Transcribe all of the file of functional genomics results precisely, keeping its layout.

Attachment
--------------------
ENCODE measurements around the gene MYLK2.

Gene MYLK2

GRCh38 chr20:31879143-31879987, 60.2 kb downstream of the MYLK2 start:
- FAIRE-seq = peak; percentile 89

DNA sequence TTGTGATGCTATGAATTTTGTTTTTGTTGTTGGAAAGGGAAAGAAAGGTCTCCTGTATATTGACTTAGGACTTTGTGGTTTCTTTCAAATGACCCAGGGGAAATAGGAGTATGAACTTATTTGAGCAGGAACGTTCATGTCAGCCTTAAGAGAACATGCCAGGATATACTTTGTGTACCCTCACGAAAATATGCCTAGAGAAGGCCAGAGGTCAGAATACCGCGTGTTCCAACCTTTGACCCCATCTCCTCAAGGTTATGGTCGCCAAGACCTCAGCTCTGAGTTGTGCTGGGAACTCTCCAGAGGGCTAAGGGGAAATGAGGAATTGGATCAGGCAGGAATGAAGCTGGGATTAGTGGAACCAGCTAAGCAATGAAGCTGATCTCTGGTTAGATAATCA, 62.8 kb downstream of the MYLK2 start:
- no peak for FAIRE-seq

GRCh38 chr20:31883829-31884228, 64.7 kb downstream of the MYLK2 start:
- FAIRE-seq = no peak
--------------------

ENCODE measurements around the gene MYLK2.

Gene MYLK2

GRCh38 chr20:31879143-31879987, 60.2 kb downstream of the MYLK2 start:
- FAIRE-seq = peak; percentile 89

DNA sequence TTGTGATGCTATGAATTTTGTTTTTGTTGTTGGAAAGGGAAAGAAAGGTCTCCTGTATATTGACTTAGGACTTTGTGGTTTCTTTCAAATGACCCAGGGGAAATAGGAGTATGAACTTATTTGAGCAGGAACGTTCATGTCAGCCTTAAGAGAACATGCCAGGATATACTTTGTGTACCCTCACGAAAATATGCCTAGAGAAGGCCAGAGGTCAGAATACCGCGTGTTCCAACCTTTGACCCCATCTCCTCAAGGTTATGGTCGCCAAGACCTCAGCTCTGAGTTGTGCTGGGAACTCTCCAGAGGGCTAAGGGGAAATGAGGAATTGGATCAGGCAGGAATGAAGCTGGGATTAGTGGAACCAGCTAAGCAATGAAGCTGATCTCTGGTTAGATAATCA, 62.8 kb downstream of the MYLK2 start:
- no peak for FAIRE-seq

GRCh38 chr20:31883829-31884228, 64.7 kb downstream of the MYLK2 start:
- FAIRE-seq = no peak